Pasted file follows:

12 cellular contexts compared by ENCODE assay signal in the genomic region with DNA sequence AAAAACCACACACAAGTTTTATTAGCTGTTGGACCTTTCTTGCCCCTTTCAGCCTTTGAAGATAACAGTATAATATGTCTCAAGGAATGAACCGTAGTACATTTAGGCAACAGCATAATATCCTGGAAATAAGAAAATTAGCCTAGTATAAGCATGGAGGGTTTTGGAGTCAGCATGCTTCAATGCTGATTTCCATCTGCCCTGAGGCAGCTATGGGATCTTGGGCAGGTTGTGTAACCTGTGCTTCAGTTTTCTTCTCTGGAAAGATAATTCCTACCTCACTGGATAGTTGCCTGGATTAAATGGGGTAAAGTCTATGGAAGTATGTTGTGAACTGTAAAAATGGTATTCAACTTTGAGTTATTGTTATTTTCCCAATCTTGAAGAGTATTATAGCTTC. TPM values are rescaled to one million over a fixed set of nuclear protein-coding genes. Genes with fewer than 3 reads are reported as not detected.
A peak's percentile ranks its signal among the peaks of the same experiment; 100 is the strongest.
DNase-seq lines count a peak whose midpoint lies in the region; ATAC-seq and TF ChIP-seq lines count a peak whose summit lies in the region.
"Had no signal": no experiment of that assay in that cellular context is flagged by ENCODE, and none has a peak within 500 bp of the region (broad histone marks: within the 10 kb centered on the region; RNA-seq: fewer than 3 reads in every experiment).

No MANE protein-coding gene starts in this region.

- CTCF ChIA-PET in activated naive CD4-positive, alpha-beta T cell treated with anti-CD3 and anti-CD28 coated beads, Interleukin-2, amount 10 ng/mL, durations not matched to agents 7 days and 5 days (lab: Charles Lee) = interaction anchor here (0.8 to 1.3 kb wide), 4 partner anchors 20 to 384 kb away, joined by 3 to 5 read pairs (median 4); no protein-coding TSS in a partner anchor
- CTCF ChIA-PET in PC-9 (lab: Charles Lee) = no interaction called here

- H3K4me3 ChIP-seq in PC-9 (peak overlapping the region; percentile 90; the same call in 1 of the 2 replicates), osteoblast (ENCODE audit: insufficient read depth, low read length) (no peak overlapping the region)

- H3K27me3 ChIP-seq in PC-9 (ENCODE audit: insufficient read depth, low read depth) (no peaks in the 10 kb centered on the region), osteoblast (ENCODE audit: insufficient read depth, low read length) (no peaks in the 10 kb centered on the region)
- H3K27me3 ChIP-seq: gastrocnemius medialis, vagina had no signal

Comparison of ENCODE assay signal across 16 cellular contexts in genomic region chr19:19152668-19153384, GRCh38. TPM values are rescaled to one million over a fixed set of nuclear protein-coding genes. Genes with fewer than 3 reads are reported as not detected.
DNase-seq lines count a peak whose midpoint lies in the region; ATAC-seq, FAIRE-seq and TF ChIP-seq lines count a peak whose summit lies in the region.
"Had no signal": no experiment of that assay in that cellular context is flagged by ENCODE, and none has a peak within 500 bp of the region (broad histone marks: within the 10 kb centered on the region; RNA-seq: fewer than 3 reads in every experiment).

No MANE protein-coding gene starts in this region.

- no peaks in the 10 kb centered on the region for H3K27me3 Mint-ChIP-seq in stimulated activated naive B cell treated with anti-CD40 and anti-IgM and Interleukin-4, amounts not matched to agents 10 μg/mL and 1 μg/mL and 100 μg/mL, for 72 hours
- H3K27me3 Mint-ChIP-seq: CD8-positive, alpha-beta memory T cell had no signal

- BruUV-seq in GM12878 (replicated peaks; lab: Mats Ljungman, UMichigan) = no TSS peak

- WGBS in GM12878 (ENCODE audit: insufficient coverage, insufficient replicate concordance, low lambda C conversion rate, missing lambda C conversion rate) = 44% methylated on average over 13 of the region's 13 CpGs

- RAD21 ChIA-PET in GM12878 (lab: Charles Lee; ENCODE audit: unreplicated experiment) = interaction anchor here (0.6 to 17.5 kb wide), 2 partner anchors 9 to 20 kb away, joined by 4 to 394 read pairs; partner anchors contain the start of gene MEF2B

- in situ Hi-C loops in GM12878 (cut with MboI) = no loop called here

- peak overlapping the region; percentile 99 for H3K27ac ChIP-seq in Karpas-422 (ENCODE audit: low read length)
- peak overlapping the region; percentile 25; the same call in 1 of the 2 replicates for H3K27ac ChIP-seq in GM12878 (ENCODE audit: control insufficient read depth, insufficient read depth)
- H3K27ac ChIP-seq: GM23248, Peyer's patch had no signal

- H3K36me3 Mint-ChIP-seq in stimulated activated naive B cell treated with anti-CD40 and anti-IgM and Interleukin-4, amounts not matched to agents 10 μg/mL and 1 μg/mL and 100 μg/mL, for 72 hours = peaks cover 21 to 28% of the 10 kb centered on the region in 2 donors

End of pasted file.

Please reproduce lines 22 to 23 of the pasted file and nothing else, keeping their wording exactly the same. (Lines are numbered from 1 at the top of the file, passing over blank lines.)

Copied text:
- peak overlapping the region; percentile 25; the same call in 1 of the 2 replicates for H3K27ac ChIP-seq in GM12878 (ENCODE audit: control insufficient read depth, insufficient read depth)
- H3K27ac ChIP-seq: GM23248, Peyer's patch had no signal